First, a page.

2. Creating effective assessment has been the hardest thing I’ve done all semester and, subsequently, bringing closure to units and creating effective review of the material has been the second hardest thing.
We read “The Nose” by Akutagawa Ryunosuke, “Borges and I” by Jorge Borges and “To Julia de Burgos by Julia de Burgos” as the first unit focusing on identity and duality. It was a wonderful and challenging way to start the course. Some students panicked when reading Borges with the way he leads you around until you’re a bit dizzy, forcing you to read sentences over and over to find his meaning, but once they understood the theme of the essay and his purposes in creating a maze of words I could tell they felt accomplished. They beat Borges’ essay into something they could digest and found it rewarding. The same was true for our studies of Ryunosuke and de Burgos. But then came time to assess and that’s when I started panicking. I didn’t know how to even start creating a test let alone a review for the material. I settled on small group discussions of higher-order thinking questions about the material in an effort to tie all three works together. The test itself included multiple choice questions and two essays. I know in my heart that the essay questions are the way to go, but I did have some regrets as I spent hours grading 110 tests (meaning, 220 essays). Once I finally finished grading everything, I took 20 minutes out of each block to go over the test, showing models of students that received full credit on the essays. The entire assessment process really took it all out of me, but the reward was seeing that most of my students had learned a great deal and could show me so with their essays.
3. It excites me to see students reading and writing on their own (I have quite a few aspiring authors in my classes), but it always pains me when I have to tell them to put their works away in class.
It’s my class and they should respect that by engaging in the lesson not reading independently while the rest of us work, but I’m always afraid I’m doing some sort of damage by forcing them to close the book or put down the pen. And I’m not talking “Twilight” or “Harry Potter” here, I’m talking heavyweight literature. This is not a joke – I had to tell one of my ninth graders to put away his copy of “Anna Karenina.” Another was deep into creating characters for his next play. The top of his paper read “Dramatis Personae.” Seriously.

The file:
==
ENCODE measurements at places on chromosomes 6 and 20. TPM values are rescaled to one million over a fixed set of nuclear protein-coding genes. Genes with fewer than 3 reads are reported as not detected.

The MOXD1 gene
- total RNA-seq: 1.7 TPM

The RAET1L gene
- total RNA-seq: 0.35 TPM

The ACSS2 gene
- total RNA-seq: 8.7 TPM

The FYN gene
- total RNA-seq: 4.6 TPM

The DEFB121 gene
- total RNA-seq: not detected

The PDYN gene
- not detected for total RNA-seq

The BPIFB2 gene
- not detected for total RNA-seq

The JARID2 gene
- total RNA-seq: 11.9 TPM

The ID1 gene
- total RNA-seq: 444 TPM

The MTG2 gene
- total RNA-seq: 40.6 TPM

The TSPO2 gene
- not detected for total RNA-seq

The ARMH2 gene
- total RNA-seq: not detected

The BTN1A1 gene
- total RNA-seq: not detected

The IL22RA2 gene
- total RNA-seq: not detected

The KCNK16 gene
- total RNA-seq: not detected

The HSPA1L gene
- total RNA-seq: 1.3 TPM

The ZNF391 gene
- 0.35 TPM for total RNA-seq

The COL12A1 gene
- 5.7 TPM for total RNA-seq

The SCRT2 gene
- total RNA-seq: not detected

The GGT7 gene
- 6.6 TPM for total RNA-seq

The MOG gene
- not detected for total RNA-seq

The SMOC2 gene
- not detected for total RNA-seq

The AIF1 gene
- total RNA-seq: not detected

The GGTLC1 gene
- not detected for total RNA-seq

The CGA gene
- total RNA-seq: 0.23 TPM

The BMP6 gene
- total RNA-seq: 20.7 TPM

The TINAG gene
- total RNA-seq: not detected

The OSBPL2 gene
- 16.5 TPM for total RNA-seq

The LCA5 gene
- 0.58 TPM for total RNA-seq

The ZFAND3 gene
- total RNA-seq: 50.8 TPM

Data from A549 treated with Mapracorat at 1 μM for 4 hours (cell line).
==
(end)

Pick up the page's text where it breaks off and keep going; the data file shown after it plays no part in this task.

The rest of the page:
4. I need to learn to roll with the punches.
I don’t know how many times I’ve griped about best-laid plans in these 11 weeks, but I need to stop and just start getting used to working around things. It’s part of the job, but it’s been one of the hardest things for me to grasp. And I don’t think contingency planning within my lesson plans would make much difference. It’s something you get better at over time, I think. My cooperating teacher is great at it.
Speaking of my cooperating teacher, I don’t think I could have been placed with a better person. She has very high standards for her students and runs a tight ship in the classroom, but also connects with them on emotional levels. When it comes to what’s best for students, I really think she combines the best of both worlds. She doesn’t coddle them or let things slide, but she’s also kind and understanding of where they are in life. Fourteen is a strange age and after nearly 20 years of teaching, she really understands who they are when they enter that classroom and how jarring high school is.
I’ve learned a lot from her in this short time, but the two things that stick out in my mind are classroom management and the value of in-depth discussion. She is a true believer, and research has supported this, in the idea that talking and discussing an issue or work of literature helps you learn. As an incentive, class participation is 10 percent of the students’ grade. At first running a class discussion really intimidated me, but my university supervisor says I’m improving my method of asking leading questions during discussions – of phrasing questions in such a way that it optimizes getting the answers I want.
I’m looking forward to hitting the ground running tomorrow at NCTE 2009. I attended last year’s convention when I was in the middle of education coursework, but now that I have some real teaching under my belt I feel like I’m going to get even more out of the sessions. And I feel more confident about joining a round table discussion session.
I’ll be posting daily, hopefully, about my experiences in Philadelphia at NCTE. Hope to see you there!